Capturing the spirit of the times, the 2022 theme for Women's History Month, "Providing Healing, Promoting Hope" recognizes the ceaseless work of caregivers and frontline workers, and recollects the innumerable ways that women of all cultures have discovered and contributed to therapeutics that alleviate despair and solve world health problems. The annual observance, authorized by Presidential Proclamation since 1987, encourages activities throughout the month of March, and spotlights achievements by women to our Nation.
Clara Barton, long before founding the American Red Cross, had already dedicated her life to healing and hope. One of the first women to work for the federal government, she was a recording clerk in the U.S. Patent Office. Shortly after the start of the Civil War, Barton recognized the need to assist soldiers. What began as providing supplies to the soldiers of the Sixth Massachusetts Infantry housed in the unfinished U.S. Capitol, later led to her being known as the "Angel of the Battlefield" as she treated troops at other locations including Fairfax Station, Chantilly, and Fredericksburg, Virginia, Harpers Ferry, West Virginia and Antietam, Maryland. Following the war, Barton managed the Office of Missing Soldiers and in 1871 founded the American Red Cross, which continues to provide emergency assistance and disaster relief today.
Women in the Coast Guard also act as healers, caregivers, and providers of hope both on and off duty. Coast Guard Medal recipient Petty Officer Jolyn Williams responded to victims of a landslide while hiking in a park in O'ahu, Hawaii in 1999. She established a makeshift triage area, assisted the injured, and helped prepare them for transportation. Williams supplied water to victims and rescue workers and comforted an injured child. Today, RADM Dana Thomas, Director of Health, Safety, and Work Life, engages our workforce weekly through the "Wellness Wednesday" series that delivers impactful conversations on physical, mental, and spiritual topics.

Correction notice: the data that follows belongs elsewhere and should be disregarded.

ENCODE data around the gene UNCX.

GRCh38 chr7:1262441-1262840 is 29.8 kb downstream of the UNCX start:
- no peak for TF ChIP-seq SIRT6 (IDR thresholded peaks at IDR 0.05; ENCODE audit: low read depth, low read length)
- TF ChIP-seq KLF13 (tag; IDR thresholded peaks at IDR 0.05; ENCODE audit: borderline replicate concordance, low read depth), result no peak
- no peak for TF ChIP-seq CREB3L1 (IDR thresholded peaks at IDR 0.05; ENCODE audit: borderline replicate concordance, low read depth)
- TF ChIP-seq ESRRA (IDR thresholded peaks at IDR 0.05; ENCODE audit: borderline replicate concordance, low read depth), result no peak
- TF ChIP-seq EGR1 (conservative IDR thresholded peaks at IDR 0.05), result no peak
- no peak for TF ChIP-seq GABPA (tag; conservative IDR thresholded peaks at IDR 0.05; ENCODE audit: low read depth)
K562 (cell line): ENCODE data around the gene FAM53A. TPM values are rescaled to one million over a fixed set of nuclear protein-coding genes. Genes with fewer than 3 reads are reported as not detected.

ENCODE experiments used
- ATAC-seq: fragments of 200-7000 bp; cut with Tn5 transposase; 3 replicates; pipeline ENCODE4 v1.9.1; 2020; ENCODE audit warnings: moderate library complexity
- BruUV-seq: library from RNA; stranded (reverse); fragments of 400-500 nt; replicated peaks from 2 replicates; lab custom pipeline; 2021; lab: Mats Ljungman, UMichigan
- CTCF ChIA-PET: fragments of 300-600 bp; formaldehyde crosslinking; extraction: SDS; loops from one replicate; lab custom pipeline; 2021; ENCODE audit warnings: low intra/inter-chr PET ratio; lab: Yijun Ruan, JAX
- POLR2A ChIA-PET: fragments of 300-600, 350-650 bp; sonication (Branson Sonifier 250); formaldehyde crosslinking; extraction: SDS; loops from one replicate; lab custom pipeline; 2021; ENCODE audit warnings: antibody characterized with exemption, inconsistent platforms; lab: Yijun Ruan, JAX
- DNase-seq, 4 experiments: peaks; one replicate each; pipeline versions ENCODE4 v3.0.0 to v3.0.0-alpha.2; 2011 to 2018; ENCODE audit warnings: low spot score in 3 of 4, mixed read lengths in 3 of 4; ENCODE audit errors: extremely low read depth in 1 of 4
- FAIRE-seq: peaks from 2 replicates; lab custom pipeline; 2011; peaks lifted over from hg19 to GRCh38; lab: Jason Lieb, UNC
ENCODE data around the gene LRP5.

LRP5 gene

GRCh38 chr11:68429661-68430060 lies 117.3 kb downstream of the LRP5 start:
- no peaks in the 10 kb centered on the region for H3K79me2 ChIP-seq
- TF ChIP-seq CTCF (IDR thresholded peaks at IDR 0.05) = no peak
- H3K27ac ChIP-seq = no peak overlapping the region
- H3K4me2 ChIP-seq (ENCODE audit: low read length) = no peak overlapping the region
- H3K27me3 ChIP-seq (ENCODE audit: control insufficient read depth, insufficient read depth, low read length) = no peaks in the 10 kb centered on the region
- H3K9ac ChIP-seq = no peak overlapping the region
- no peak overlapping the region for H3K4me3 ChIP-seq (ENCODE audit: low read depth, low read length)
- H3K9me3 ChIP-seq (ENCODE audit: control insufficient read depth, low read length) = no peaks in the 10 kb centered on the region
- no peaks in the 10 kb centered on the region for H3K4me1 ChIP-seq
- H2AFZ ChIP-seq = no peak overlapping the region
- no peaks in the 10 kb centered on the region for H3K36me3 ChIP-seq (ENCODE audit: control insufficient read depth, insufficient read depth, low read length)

Captain Julie Kuck, Chief, Office of Leadership, and her staff established the Coast Guard mentoring program to offer expanded opportunities and connections for our active duty, reserve, and civilian workforce. Petty Officer Third Class Cassandra Castillo, Sector Columbia River, followed her dream of working in the medical field by becoming a Health Services Technician. Like so many others, the dedication and selfless acts of these women affirm that the Coast Guard workforce truly is "United in Service."
All units and individuals are encouraged to participate in events commemorating this observance by organizing programs that highlight the extraordinary achievements of women throughout history and honor women in all facets of life, particularly those healers and caregivers. Conducting activities that honor special observances such as Women's History Month helps us achieve our objectives for promoting equality, dignity, and respect for all members of our workforce.